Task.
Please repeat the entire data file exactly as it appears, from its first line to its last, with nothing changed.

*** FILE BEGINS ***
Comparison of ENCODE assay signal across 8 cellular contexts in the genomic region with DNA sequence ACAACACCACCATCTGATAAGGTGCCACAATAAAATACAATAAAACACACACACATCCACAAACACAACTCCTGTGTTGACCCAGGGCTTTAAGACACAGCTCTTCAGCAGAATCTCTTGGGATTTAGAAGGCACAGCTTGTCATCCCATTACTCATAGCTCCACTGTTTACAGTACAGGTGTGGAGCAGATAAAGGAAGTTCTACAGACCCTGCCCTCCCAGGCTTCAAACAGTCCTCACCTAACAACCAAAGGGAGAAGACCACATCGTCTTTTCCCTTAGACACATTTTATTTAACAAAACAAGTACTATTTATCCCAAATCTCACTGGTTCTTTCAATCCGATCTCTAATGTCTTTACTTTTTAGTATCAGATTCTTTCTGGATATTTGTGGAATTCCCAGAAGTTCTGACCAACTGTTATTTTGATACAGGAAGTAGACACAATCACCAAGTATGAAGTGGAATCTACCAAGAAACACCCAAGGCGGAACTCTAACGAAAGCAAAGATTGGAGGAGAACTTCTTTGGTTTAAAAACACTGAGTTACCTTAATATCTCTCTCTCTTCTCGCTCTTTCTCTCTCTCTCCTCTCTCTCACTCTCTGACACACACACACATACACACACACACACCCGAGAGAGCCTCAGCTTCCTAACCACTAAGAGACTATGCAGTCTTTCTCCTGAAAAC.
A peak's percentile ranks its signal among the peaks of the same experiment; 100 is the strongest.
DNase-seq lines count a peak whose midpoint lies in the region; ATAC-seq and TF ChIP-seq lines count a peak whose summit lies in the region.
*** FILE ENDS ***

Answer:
Comparison of ENCODE assay signal across 8 cellular contexts in the genomic region with DNA sequence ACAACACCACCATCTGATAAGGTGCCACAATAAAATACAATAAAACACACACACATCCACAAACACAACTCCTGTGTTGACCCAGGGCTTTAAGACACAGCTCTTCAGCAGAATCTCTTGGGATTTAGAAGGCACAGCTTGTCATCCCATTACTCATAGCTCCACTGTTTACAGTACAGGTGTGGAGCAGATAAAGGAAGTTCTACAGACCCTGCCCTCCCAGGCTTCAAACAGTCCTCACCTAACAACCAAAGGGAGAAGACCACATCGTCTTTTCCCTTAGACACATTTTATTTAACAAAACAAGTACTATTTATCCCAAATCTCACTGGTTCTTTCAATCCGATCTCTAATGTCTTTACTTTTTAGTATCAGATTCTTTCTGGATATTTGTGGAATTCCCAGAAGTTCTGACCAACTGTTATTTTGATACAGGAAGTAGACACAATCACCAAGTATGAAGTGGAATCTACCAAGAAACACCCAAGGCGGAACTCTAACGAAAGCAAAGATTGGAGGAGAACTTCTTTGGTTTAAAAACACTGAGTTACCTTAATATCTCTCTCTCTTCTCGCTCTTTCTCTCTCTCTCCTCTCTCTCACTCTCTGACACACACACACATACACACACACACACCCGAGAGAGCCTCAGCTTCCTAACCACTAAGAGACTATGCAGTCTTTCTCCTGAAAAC.
A peak's percentile ranks its signal among the peaks of the same experiment; 100 is the strongest.
DNase-seq lines count a peak whose midpoint lies in the region; ATAC-seq and TF ChIP-seq lines count a peak whose summit lies in the region.